One of the things that hinder many people from learning and giving first aid is the possibility of injuring the patient and getting sued. This is why taking a first aid course can’t be emphasised enough. In this post, you’ll learn the legal side of performing first aid, which could give you a head start in your learning process.

Check the details below

Important Terms to Understand

Claims related to first aid damages revolve around three important concepts – duty of care, negligence, and reasonable care. These concepts are common in laws governing healthcare emergencies, rescue operations, and first aid in Australia, the U.K., the U.S., and other countries. Hence, these are also included in first responder courses to educate first aiders on the legal side of giving first aid:

  • Duty of Care – This term refers to a person’s legal obligation in relation to reasonable care standards in performing any healthcare act.
  • Reasonable Care – This refers to the objective care standards a person with a duty of care needs to follow when giving any type of care. This serves as the basis for determining whether the standards of care had been breached.
  • Negligence – This happens when a person with a duty of care causes a loss or injury due to an act or inaction. Negligence differs from carelessness, which is a result of someone’s inefficient action.

In healthcare and rescue, the duty of care falls on the shoulders of the first aiders. However, the liability of the first responders is measured based on their training and skill level. This means that professionals and laypeople might be held liable in different ways. And this is where the concept of negligence comes into the picture. The duty of care weighs heavier on the professionals than on laypeople. The goal of giving first aid is to leave the casualty in a better chance to survive. Issues on negligence and carelessness could happen if the patient is left in a worse position.

Reasons That Could Support a Claim on First Aid Damages

If first aiders jump in to save a person, they must do so in good faith by executing a care procedure that’s within their skill level or training. Doing anything beyond their limitation or level of competence could result in serious health concerns for the patient. Specifically, the following are the reasons a casualty could file for a claim on first aid damages:

  • Inappropriate or negligent intervention – First aiders will only be accountable for damages if they exacerbate the injury or cause additional harm to the patient while performing first aid procedures. Standards of care will be considered in evaluating this claim.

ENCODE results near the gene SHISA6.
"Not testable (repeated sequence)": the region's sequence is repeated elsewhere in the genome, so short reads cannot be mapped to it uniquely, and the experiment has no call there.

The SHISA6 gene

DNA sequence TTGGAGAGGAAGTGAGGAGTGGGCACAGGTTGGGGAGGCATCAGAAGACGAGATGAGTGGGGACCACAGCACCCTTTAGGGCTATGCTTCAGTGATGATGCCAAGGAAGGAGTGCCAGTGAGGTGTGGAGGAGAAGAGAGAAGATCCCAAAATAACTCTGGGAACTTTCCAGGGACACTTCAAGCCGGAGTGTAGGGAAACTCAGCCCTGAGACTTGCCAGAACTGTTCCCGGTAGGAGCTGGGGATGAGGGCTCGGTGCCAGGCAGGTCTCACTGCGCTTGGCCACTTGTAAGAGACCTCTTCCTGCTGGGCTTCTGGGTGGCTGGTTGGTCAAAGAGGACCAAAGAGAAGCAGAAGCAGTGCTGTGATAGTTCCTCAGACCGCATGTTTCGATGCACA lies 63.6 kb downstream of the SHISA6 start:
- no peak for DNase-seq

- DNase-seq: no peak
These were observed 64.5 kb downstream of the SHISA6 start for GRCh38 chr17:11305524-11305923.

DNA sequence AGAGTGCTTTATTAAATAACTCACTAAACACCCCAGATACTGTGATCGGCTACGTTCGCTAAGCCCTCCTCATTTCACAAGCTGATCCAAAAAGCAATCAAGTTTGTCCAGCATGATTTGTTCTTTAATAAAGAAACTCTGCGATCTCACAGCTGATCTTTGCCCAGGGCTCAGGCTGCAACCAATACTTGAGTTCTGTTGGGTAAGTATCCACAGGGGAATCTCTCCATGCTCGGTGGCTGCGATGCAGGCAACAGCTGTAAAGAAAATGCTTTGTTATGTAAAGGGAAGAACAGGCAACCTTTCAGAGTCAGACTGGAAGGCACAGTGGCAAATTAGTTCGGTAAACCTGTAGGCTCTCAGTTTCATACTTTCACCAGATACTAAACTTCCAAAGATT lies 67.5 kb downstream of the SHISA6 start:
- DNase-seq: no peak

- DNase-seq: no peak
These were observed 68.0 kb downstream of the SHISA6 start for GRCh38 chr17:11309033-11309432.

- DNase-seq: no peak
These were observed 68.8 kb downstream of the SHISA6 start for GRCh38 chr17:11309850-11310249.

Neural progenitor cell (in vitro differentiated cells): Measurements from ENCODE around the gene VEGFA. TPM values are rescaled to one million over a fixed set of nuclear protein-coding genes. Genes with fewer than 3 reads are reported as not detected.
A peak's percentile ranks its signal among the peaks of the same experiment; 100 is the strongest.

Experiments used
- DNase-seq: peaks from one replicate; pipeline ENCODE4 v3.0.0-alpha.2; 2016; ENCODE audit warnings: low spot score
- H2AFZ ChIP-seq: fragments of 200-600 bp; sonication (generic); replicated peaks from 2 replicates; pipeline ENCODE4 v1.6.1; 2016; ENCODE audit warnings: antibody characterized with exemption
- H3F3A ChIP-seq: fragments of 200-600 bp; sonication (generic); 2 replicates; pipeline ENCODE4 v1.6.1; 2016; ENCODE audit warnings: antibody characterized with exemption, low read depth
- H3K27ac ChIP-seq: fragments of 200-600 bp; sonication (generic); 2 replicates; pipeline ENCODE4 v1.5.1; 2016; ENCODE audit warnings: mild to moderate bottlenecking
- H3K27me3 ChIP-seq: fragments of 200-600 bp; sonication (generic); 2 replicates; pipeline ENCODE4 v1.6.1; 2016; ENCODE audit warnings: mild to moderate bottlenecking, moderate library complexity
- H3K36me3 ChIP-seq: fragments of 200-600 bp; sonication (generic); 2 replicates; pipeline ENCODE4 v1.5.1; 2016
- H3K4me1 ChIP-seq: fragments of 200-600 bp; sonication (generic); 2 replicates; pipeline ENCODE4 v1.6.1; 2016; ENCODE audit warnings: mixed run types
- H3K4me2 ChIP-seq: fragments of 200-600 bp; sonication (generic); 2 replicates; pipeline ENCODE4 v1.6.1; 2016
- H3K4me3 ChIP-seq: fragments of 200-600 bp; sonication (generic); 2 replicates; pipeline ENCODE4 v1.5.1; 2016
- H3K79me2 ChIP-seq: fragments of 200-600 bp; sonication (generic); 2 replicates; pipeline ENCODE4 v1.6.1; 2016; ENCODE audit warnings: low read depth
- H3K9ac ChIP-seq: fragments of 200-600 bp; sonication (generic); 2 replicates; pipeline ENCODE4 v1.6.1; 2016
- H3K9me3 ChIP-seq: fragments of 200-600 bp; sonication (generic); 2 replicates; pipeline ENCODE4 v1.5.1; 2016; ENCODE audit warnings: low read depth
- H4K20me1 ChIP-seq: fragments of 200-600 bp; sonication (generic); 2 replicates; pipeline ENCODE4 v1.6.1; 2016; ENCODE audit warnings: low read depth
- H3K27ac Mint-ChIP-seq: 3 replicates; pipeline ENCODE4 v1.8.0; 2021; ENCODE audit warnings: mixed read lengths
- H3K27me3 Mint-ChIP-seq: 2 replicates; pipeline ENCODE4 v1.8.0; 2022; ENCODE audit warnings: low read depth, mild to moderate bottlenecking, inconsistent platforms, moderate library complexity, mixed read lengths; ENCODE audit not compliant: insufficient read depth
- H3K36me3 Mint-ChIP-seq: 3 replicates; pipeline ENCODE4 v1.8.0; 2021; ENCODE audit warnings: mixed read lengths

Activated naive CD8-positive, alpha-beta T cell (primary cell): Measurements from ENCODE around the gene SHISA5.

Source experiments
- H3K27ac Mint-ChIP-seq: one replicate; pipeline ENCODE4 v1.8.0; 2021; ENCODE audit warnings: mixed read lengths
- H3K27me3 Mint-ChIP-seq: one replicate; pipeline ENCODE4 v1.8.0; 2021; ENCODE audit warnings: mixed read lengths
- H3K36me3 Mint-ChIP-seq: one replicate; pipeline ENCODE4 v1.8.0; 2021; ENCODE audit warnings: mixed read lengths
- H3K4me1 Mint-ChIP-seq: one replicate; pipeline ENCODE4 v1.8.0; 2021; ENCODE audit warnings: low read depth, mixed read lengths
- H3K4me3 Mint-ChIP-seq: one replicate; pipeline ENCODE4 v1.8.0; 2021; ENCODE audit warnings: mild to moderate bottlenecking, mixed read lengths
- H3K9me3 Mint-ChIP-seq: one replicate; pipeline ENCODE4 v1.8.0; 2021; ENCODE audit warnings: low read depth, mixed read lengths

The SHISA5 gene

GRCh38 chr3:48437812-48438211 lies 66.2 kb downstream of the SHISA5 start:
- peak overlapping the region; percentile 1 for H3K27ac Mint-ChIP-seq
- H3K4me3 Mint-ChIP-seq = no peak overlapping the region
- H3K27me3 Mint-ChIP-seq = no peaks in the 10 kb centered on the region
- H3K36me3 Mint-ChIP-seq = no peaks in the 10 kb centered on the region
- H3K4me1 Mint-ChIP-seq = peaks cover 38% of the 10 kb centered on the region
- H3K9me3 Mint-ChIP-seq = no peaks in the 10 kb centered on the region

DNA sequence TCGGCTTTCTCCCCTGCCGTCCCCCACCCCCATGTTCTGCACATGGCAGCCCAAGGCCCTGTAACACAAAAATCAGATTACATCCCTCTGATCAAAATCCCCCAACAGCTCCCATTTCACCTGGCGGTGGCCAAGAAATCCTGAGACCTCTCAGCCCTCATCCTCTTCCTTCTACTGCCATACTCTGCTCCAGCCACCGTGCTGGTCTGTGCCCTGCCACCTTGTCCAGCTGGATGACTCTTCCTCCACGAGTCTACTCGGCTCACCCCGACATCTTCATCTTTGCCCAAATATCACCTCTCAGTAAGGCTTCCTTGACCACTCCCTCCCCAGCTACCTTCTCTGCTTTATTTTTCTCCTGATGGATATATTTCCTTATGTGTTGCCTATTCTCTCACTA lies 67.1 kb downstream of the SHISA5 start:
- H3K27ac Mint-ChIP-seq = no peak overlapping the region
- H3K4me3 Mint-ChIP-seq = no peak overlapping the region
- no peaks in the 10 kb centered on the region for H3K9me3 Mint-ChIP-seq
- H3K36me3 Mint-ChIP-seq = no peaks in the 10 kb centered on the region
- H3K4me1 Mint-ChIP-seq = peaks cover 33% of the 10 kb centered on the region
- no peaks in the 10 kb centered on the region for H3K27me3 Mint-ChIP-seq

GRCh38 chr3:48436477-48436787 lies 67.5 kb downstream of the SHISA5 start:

• Lack of consent from the patient – For conscious patients, first aiders might seek their consent first before performing any care procedure. If the patient doesn’t consent to any first aid procedure but fell unconscious, the first aider must only perform a life-saving procedure. The first responder isn’t advised to do any other first aid procedures, such as to treat wounds and injuries while the patient is unconscious.

Yes, there’s some level of pressure in performing first aid on another person. But the benefits far outweigh the risks. Nothing is more fulfilling than seeing an unconscious person regain consciousness, feel better, and have a higher chance of surviving the accident. Especially at work when the injured person could be your friend, being able to jump in and perform CPR or other procedures matters a lot.

A report by the International Labour Organisation highlights that there are more than 1 million work-related fatalities every year. And in most of these cases, effective first aid skills could have helped the patient survive. So, you shouldn’t worry much about getting sued for performing first aid. So long as you have training on first aid in Australia, you’d be more equipped to respond to health emergencies.

The Simple Answer to the Question

Let’s go back to the question of whether or not you could get sued for giving first aid. The answer might be a simple yes. But you’ll only receive claims if the first aid execution had been proven to cause the patient additional injury. In theory, suing someone due to first aid damage is possible. But the courts have always been favourable to those who’ve given life-saving assistance to people in need. In many countries, there’s a high level of protection for “Good Samaritans” who performed first aid procedures in good faith. And government authorities have always encouraged laypeople to learn first aid so that there would be more stand-by heroes.

Are you now more than eager to hone your first aid skills? If yes, visit a reputable first aid training provider near you and get certified.

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